Thursday, September 17, 2009

Before and AFTER

It hasn't taken quite as long as the lack of blog posts would have you believe, but the refurbishment of Flying Scot 338 is nearly complete. In addition to the fairing and painting, I've just finished replacing the gooseneck and standing rigging, installing a boom whoopie, turtle bags and guy hooks. I hope to get the transom port, bow bag, and stem band on before the Boathouse Regatta this weekend. I am SO glad I have a Flying Scot since the class builder has been SUPER helpful including instructions with all of the replacement parts.

Painting recap:

After talking to another club member who did the same paint job (but rolled everything) I should have been more aggressive with sanding the primer. I was concerned about sanding too much off and not hiding the yellow gel coat so I wet sanded with 220. My friend said he used 80-100 on the primer which I now wish I had done (with a long board)...but time was limited. I didn't think I'd have a chance to put a 2nd primer coat on.
I am very impressed with the shine and durability of Interlux Brightsides so far. I don't think I've scratched any paint off, though it's only been a couple months of light use.
During the refurb, I decided to tackle the bottom as well, painting it with VC Performance (a 2-part epoxy) and given that experience, I think I would be more willing to attempt a 2-part poly for the topsides next time. A warning about VC Performance though: it is extremely thin (runny), being designed to spray on. They say it is possible to brush/roll it on, but it would seem far easier to spray given my limited experience. My "spray rig" consisted of a $99 compressor and $15 gravity fed gun, both from Harbor Freight.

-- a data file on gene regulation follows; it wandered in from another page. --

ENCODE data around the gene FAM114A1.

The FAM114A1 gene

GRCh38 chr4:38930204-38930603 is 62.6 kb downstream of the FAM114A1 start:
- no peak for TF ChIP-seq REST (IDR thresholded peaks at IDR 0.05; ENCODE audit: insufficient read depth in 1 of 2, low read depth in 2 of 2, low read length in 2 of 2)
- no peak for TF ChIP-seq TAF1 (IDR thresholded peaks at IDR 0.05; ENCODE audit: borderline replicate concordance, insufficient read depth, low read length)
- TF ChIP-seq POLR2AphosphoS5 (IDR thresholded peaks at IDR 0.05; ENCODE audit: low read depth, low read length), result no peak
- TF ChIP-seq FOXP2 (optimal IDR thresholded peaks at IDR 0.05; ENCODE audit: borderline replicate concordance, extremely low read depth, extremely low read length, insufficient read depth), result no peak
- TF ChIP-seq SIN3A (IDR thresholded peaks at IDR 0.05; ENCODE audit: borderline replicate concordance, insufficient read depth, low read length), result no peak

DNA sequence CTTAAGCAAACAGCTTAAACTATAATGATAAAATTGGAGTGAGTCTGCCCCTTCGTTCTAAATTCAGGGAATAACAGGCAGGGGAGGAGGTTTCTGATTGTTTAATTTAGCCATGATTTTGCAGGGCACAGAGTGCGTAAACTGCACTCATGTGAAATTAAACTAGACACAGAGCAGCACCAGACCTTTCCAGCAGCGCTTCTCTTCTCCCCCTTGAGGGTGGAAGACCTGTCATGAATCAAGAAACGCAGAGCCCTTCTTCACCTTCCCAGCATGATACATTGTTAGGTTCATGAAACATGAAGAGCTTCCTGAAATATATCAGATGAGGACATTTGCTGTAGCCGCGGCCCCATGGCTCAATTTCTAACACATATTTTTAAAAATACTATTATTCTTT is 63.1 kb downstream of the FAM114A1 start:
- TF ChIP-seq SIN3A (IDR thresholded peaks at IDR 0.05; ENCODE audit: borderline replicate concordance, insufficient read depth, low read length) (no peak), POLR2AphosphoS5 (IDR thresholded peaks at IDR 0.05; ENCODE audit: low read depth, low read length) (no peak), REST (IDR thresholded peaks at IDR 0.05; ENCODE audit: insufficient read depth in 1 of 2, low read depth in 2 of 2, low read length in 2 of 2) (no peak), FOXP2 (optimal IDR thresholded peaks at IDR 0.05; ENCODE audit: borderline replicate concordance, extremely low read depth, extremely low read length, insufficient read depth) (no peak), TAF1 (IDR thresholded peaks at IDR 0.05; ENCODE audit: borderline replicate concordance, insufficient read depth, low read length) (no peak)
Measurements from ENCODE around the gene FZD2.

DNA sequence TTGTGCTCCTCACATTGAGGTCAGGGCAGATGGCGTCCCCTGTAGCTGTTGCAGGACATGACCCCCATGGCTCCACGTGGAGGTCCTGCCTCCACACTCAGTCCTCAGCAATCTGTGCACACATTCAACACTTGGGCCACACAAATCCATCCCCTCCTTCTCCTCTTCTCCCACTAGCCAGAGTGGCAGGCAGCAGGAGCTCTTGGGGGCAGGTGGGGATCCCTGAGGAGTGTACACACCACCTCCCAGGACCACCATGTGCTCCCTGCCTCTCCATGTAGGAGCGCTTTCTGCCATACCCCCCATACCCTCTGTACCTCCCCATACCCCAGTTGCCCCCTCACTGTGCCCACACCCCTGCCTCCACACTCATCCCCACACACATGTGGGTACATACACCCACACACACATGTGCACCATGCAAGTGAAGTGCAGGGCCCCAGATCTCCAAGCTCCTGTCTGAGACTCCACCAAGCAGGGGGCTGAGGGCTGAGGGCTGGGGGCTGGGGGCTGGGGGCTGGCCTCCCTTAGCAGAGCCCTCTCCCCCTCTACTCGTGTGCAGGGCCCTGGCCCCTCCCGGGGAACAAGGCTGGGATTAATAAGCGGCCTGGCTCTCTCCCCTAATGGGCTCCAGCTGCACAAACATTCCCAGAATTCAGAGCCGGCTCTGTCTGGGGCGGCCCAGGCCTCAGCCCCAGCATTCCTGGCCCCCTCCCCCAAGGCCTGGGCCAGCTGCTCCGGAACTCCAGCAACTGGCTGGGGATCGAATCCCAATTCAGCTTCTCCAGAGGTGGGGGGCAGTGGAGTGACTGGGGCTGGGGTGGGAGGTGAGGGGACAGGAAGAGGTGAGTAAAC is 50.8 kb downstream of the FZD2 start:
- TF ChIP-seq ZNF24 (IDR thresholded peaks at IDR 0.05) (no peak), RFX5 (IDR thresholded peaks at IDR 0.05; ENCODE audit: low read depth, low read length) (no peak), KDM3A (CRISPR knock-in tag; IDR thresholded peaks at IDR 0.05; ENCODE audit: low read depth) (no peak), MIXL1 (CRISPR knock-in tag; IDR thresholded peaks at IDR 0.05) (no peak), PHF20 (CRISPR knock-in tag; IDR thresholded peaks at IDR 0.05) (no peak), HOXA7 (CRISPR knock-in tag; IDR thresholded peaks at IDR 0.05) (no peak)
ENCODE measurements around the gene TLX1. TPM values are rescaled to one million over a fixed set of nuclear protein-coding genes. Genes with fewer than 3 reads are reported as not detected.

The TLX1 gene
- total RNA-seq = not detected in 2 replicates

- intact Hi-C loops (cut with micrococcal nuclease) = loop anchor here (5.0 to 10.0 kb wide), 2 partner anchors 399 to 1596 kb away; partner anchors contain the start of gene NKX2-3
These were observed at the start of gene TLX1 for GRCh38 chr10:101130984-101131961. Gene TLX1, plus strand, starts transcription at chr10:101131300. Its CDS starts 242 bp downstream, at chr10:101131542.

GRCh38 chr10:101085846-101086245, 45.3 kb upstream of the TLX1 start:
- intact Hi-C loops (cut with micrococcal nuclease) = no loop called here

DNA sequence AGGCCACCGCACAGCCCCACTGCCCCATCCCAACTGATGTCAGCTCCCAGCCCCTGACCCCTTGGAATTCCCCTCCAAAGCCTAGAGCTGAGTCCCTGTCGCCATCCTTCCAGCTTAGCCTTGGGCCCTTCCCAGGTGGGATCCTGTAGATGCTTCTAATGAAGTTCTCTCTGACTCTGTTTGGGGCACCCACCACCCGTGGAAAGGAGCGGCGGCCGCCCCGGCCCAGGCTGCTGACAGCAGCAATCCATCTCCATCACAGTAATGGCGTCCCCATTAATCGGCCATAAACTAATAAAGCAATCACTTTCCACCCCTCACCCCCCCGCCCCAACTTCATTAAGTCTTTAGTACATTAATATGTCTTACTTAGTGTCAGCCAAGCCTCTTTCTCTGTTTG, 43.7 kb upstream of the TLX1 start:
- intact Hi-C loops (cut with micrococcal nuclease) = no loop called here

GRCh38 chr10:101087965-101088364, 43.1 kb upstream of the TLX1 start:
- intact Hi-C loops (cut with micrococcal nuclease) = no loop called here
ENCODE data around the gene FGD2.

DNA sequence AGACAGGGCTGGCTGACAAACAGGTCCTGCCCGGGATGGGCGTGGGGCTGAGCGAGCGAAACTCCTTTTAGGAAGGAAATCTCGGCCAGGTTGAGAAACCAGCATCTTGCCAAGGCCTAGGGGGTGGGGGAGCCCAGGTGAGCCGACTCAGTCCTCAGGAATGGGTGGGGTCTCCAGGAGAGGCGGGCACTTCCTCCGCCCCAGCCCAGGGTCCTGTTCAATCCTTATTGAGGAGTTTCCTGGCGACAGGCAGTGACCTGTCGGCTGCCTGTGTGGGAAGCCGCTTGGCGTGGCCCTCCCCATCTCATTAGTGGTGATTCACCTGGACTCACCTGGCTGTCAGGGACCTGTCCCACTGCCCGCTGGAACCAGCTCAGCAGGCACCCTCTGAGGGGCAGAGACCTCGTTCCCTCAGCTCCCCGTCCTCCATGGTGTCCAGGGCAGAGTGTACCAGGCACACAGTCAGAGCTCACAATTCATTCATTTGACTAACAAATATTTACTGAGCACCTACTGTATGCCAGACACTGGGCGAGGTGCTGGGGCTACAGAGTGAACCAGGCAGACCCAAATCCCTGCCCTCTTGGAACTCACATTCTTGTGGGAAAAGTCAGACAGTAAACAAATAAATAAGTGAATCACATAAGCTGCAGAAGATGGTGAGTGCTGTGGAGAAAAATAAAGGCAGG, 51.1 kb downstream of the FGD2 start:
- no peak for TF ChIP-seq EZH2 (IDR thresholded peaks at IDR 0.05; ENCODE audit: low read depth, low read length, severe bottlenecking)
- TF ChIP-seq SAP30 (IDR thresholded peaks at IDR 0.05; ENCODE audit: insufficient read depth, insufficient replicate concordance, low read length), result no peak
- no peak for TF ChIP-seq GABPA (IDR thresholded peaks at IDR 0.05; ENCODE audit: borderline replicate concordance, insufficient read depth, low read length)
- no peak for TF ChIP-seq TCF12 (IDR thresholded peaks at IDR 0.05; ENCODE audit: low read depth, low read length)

As earlier pictures showed, my centerboard was in terrible shape. The leading edge was so badly damaged, there was actually a large accumulation of clay between the lead balast and the outer fiberglass causing a bulging in the airfoil shape. I ended up cutting out a curved section of fiberglass from the leading edge (both sides) and repairing it with about 4-5 layers of 1.5oz mat. I faired the repair and other leading edge defects with Interlux Watertite and finished with two coast of VC Performance (after removing LOTS of bottom paint) the board looks almost new.


Seth said...

Did you paint the VC Prerfromance over anything else, like a primer?

ChrisS said...

No, the VC was applied to sanded gelcoat and some areas of fairing (Interlux Watertite). If I had more time/money, I would like to have applied the Interlux primer to seal the gelcoat cracks, but I dry sail so it didn't seem essential.